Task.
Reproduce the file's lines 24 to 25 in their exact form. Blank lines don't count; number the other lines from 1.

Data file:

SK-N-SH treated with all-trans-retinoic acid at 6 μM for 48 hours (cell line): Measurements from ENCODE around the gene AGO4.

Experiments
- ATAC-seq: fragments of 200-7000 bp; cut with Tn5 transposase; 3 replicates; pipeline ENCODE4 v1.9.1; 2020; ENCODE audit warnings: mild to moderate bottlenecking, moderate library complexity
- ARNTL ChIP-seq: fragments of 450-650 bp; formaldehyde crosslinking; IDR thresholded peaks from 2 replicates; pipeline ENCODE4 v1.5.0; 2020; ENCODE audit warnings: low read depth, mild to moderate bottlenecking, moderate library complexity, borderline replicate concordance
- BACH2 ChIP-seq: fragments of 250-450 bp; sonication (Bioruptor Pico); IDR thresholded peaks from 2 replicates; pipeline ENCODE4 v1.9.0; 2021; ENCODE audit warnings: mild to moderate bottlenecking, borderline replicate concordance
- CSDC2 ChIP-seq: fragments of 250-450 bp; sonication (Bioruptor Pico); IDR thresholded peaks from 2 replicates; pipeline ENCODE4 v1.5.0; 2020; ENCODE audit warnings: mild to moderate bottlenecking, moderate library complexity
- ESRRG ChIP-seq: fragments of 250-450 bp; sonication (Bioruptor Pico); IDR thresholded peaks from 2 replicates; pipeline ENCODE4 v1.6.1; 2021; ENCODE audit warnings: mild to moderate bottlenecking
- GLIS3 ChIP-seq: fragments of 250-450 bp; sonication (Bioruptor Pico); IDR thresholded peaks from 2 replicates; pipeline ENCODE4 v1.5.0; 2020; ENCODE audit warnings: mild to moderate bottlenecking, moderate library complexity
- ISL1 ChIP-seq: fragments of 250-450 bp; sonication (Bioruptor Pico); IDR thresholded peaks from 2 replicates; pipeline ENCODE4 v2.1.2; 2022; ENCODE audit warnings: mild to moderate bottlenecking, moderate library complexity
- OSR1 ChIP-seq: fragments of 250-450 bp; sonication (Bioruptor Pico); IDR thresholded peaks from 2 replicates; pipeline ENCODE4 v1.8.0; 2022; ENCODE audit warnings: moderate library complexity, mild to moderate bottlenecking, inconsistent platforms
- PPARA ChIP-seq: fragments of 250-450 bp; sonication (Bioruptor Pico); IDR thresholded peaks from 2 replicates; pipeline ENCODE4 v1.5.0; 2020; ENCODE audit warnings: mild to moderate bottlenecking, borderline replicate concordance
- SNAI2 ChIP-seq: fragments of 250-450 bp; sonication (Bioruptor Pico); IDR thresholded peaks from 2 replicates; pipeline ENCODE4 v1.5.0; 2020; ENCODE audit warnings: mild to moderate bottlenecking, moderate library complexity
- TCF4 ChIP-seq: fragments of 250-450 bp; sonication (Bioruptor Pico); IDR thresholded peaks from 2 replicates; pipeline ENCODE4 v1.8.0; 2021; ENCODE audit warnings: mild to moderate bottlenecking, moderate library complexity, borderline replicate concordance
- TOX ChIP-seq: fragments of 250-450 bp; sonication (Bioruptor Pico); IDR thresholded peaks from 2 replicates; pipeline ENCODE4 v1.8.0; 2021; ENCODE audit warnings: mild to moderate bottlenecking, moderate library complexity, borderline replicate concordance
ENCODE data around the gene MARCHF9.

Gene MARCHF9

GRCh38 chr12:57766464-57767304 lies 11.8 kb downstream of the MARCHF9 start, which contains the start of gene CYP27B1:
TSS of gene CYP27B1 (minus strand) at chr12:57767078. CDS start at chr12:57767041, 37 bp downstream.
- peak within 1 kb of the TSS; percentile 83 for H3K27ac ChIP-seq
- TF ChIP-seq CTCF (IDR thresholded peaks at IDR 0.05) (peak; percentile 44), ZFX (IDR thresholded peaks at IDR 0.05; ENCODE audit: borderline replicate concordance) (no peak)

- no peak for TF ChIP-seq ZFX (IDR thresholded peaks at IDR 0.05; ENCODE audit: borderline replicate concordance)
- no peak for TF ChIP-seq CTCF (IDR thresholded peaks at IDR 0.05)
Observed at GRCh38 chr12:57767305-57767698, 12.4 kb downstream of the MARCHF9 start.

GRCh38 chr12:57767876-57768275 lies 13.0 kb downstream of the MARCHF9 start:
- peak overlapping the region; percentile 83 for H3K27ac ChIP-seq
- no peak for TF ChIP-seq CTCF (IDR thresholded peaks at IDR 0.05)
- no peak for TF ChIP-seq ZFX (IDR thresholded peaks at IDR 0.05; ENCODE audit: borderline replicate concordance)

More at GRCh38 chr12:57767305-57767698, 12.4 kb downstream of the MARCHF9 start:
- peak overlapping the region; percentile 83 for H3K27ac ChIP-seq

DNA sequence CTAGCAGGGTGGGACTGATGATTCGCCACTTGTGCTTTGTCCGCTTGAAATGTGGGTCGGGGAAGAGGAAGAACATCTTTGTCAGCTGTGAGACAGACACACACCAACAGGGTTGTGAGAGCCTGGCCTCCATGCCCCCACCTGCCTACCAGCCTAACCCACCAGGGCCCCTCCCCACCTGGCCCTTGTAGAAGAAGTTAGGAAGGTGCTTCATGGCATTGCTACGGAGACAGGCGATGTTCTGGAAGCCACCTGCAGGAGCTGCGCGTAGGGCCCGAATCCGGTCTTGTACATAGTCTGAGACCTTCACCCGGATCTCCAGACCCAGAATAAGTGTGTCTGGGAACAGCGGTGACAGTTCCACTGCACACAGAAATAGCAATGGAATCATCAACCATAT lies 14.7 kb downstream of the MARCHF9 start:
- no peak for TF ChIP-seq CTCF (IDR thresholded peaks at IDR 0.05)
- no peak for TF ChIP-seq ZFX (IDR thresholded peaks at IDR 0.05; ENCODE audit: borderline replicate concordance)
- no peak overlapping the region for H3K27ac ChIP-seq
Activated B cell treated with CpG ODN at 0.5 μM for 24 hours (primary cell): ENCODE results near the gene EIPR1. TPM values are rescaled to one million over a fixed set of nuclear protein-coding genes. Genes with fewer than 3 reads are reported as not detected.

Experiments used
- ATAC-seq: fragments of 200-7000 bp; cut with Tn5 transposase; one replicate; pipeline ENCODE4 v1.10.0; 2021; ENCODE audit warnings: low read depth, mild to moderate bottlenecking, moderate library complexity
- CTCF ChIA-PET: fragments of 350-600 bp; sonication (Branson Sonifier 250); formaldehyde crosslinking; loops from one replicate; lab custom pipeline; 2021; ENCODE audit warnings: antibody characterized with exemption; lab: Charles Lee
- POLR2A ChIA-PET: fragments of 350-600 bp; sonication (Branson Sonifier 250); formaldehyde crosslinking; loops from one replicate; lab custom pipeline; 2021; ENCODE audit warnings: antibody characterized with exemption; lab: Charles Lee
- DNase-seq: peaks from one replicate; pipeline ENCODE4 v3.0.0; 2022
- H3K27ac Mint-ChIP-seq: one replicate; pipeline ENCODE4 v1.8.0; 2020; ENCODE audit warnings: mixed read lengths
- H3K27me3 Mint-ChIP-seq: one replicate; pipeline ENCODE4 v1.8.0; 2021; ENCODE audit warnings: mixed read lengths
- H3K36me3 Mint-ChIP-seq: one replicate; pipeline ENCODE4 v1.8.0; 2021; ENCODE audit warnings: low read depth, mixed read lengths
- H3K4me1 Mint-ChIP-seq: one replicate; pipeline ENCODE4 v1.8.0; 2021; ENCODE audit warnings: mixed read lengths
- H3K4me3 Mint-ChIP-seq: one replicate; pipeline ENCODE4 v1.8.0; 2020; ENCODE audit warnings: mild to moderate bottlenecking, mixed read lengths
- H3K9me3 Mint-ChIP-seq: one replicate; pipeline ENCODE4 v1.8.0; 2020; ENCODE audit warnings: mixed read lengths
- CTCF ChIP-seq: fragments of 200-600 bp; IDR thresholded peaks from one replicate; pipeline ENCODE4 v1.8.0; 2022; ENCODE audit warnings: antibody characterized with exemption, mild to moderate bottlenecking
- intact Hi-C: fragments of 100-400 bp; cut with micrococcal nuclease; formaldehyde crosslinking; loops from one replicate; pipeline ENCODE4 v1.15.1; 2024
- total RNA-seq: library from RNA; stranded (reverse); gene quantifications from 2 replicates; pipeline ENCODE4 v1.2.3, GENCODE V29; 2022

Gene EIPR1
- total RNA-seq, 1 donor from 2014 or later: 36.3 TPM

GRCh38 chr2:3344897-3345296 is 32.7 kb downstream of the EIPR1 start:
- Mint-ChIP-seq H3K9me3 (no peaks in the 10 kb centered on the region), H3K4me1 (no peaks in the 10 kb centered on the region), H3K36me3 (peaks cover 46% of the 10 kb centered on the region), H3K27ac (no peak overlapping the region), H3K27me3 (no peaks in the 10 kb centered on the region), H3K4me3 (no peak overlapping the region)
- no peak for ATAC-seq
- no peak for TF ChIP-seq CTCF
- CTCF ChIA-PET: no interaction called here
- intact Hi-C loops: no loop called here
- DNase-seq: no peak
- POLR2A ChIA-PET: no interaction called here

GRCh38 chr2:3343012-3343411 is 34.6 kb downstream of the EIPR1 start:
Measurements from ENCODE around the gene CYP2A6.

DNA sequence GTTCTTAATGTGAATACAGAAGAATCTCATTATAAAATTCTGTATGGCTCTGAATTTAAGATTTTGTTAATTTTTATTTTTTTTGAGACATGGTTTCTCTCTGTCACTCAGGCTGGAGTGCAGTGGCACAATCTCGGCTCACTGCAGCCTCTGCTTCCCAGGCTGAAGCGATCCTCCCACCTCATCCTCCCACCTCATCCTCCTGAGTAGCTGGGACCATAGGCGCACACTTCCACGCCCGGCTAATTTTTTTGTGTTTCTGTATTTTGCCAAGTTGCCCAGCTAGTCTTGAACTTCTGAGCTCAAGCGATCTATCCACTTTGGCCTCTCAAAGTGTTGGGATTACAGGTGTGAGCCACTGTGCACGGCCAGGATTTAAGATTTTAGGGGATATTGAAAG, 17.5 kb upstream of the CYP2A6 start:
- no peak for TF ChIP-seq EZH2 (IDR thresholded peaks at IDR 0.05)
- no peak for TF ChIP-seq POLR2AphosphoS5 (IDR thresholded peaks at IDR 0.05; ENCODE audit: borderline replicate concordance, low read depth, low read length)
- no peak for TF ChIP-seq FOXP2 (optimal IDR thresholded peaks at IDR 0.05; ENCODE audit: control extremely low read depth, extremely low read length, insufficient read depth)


GRCh38 chr12:57767876-57768275 lies 13.0 kb downstream of the MARCHF9 start:
- peak overlapping the region; percentile 83 for H3K27ac ChIP-seq